Ho-Pin stood watching him.
Soames—in his eyes that indescribable expression seen in the eyes of a bird placed in a cobra’s den—met the Chinaman’s gaze. This gaze was no different from that which habitually he directed upon the people of the catacombs. His yellow face was set in the same mirthless smile, and his eyebrows were raised interrogatively. For the space of ten seconds, he stood watching the man on the bed. Then:—
“You wreturn vewry soon, Mr. Soames?” he said, softly.
Soames groaned like a dying man, whispering:
“I was... taken ill—very ill."...
“So you wreturn befowre the time awranged for you?”
His metallic voice was sunk in a soothing hiss. He smiled steadily: he betrayed no emotion.
“Yes... sir,” whispered Soames, his hair clammily adhering to his brow and beads of perspiration trickling slowly down his nose.
“And when you wreturn, you see and you hear—stwrange things, Mr. Soames?”
Soames, who was in imminent danger of becoming physically ill, gulped noisily.
“No, sir,” he whispered,—tremulously, “I’ve been—in here all the time.”
Ho-Pin nodded, slowly and sympathetically, but never removed the glittering eyes from the face of the man on the bed.
“So you hear nothing, and see nothing?”
The words were spoken even more softly than he had spoken hitherto.
“Nothing,” protested Soames. He suddenly began to tremble anew, and his trembling rattled the bed. “I have been—very ill indeed, sir.”
Ho-Pin nodded again slowly, and with deep sympathy.
“Some medicine shall be sent to you, Mr. Soames,” he said.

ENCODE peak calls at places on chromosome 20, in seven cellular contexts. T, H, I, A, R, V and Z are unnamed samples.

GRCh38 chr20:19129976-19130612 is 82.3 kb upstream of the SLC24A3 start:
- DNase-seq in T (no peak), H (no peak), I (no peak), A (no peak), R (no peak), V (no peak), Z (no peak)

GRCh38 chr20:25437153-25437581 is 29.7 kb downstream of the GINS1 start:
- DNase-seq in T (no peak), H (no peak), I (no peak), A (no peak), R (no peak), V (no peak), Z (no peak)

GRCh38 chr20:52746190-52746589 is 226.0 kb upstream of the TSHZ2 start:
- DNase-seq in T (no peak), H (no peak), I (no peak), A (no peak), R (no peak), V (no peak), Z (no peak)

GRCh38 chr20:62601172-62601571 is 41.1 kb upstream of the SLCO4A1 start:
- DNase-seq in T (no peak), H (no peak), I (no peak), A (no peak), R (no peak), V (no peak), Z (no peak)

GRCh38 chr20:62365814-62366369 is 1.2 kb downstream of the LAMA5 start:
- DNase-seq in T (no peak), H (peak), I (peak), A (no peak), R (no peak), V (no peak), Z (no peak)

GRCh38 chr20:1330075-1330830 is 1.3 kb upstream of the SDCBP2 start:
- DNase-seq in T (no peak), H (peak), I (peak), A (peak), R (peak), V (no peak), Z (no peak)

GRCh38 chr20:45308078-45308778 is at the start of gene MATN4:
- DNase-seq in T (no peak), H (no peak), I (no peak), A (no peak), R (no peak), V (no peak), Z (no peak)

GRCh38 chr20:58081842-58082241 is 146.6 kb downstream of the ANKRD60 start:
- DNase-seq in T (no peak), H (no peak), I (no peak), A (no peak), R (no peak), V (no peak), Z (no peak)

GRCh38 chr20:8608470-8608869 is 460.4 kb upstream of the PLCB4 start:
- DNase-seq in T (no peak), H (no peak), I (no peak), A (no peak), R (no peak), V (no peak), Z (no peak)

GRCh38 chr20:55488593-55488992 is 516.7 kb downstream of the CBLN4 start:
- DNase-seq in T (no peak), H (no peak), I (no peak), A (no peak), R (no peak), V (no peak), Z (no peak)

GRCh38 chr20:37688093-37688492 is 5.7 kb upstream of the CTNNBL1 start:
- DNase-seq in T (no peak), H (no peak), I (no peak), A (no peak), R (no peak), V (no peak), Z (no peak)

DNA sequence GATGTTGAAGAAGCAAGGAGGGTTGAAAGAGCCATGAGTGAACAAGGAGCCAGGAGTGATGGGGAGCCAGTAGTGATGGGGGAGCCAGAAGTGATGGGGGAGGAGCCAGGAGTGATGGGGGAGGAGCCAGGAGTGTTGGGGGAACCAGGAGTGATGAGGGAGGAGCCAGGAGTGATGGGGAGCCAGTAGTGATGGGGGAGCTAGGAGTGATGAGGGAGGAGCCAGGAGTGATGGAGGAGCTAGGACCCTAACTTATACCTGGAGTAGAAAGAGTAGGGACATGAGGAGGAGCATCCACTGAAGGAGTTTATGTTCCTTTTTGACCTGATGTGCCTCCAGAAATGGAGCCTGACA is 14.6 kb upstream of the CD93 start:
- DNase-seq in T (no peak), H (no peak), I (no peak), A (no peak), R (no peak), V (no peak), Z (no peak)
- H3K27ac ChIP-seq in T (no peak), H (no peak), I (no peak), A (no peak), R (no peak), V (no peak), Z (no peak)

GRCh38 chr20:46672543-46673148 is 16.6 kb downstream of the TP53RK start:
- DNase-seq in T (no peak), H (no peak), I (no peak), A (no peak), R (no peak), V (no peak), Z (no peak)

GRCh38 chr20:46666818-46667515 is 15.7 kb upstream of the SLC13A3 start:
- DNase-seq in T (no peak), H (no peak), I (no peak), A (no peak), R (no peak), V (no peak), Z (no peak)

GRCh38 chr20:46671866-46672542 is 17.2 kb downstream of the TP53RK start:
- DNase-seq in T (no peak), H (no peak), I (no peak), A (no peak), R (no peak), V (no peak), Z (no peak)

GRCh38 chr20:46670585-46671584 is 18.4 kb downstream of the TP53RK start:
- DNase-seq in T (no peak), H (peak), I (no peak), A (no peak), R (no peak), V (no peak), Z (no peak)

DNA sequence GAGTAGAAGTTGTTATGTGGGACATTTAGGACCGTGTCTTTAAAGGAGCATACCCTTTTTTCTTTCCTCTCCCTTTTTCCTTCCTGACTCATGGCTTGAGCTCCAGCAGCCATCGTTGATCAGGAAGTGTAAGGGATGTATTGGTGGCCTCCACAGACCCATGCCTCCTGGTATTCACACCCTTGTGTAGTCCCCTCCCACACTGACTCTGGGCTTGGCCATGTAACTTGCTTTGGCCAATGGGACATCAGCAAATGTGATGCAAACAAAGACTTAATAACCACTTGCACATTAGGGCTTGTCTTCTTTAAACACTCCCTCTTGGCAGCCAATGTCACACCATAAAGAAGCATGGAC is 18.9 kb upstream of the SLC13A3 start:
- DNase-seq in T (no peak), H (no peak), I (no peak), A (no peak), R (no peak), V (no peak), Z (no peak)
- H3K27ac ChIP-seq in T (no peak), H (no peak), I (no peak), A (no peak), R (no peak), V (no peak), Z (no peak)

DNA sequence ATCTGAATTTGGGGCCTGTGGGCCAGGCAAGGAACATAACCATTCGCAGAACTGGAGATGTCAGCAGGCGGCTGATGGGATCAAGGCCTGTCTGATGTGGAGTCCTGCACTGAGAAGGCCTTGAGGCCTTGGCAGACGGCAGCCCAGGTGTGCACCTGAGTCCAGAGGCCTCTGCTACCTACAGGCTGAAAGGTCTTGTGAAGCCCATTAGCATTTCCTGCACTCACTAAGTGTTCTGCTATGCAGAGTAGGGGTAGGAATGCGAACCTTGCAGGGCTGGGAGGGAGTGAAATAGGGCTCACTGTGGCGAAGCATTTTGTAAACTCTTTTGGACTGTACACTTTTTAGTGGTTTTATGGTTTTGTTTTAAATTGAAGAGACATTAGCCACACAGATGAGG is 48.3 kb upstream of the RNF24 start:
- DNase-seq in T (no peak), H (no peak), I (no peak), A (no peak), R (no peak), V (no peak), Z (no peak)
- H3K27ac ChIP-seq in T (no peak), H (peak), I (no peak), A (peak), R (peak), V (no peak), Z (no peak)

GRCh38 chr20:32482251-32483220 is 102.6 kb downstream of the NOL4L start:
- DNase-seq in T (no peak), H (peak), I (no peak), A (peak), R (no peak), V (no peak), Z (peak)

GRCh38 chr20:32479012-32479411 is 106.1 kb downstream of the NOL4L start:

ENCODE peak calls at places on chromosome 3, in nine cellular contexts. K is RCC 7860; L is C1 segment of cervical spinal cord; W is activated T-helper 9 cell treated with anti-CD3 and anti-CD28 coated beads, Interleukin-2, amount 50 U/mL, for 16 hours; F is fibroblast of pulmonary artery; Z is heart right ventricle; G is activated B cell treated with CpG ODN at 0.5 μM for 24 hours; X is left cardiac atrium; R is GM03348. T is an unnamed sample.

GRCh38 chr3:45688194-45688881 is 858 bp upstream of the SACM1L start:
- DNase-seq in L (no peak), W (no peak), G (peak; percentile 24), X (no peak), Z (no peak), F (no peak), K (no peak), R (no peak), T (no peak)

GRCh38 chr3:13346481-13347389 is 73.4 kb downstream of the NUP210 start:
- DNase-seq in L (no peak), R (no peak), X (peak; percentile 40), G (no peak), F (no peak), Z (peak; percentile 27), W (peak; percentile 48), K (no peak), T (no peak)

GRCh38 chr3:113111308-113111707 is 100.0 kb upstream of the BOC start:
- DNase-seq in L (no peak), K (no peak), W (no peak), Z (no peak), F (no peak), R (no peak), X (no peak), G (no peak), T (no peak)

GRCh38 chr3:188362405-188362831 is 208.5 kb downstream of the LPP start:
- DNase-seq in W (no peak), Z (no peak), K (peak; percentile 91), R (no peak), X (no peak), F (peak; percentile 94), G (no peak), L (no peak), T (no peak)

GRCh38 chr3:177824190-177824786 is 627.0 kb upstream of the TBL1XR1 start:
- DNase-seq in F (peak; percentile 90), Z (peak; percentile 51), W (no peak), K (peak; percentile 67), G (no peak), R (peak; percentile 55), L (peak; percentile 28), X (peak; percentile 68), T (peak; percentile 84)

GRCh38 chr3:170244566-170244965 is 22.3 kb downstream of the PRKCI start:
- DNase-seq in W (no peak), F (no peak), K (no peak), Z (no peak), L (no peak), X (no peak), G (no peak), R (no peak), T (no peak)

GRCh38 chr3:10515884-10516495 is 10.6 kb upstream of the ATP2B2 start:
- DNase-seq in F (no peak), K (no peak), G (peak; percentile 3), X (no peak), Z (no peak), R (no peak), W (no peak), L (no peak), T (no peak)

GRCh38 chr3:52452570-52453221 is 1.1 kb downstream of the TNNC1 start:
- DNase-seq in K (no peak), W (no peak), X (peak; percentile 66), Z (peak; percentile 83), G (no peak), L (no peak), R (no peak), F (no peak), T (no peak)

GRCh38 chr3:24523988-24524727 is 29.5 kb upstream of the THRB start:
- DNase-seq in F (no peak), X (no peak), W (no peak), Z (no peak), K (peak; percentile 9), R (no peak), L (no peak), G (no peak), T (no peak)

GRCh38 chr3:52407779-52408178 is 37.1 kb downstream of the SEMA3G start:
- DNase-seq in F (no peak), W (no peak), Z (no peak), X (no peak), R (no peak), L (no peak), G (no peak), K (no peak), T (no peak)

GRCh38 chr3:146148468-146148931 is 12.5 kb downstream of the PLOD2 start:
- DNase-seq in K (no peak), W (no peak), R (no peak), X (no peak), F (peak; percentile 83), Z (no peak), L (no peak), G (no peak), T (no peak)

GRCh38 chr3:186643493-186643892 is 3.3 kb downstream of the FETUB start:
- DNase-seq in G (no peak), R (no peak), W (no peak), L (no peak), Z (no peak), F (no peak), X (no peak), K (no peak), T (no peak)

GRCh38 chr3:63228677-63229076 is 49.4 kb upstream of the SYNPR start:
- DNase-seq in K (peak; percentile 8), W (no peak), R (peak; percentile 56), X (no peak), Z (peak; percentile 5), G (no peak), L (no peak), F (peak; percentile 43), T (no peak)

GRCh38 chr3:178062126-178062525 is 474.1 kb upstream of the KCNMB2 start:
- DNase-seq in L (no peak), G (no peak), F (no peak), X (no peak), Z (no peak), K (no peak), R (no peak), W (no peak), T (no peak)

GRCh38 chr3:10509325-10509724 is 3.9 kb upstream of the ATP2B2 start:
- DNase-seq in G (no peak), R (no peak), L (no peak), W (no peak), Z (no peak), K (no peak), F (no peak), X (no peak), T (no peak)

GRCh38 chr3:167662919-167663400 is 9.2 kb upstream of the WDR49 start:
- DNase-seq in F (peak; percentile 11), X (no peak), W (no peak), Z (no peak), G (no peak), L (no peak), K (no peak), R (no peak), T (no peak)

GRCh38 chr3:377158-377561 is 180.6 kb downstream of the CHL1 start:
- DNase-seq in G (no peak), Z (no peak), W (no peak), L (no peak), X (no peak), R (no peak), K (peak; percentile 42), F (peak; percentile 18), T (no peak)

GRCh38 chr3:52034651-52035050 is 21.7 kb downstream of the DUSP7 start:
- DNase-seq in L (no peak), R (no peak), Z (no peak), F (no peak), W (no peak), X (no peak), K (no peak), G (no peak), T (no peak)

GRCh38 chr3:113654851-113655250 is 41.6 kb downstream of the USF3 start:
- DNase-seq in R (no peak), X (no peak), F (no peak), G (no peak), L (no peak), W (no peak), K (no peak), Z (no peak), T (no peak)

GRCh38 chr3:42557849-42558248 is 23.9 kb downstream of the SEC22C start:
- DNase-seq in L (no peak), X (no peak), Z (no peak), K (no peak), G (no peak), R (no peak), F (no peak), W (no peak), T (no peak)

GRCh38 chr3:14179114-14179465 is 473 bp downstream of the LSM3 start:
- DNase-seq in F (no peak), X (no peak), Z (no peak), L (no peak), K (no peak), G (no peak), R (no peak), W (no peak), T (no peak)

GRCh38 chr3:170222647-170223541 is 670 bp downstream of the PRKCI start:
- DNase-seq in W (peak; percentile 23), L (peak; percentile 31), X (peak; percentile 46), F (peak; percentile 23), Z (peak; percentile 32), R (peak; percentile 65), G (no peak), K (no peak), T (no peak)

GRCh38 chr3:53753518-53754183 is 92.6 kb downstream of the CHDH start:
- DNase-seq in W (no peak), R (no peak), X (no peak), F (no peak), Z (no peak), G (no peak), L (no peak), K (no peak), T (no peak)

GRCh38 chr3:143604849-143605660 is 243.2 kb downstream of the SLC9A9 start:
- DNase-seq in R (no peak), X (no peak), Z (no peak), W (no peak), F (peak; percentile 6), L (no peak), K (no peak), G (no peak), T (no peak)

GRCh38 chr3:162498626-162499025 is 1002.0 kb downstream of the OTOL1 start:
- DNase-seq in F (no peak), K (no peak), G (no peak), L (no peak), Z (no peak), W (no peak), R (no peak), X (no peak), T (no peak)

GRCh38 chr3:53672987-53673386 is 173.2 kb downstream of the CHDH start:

He turned and went out slowly, closing the door behind him.
ABRAHAM LEVINSKY BUTTS IN
At about the time that this conversation was taking place in Ho-Pin’s catacombs, Detective-Inspector Dunbar and Detective-Sergeant Sowerby were joined by a third representative of New Scotland Yard at the appointed spot by the dock gates. This was Stringer, the detective to whom was assigned the tracing of the missing Soames; and he loomed up through the rain-mist, a glistening but dejected figure.
“Any luck?” inquired Sowerby, sepulchrally.
Stringer, a dark and morose looking man, shook his head.
“I’ve beaten up every ‘Chink’ in Wapping and Limehouse, I should reckon,” he said, plaintively. “They’re all as innocent as babes unborn. You can take it from me: Chinatown hasn’t got a murder on its conscience at present. BRR! it’s a beastly night. Suppose we have one?”
Dunbar nodded, and the three wet investigators walked back for some little distance in silence, presently emerging via a narrow, dark, uninviting alleyway into West India Dock Road. A brilliantly lighted hostelry proved to be their objective, and there, in a quiet corner of the deserted billiard room, over their glasses, they discussed this mysterious case, which at first had looked so simple of solution if only because it offered so many unusual features, but which, the deeper they probed, merely revealed fresh complications.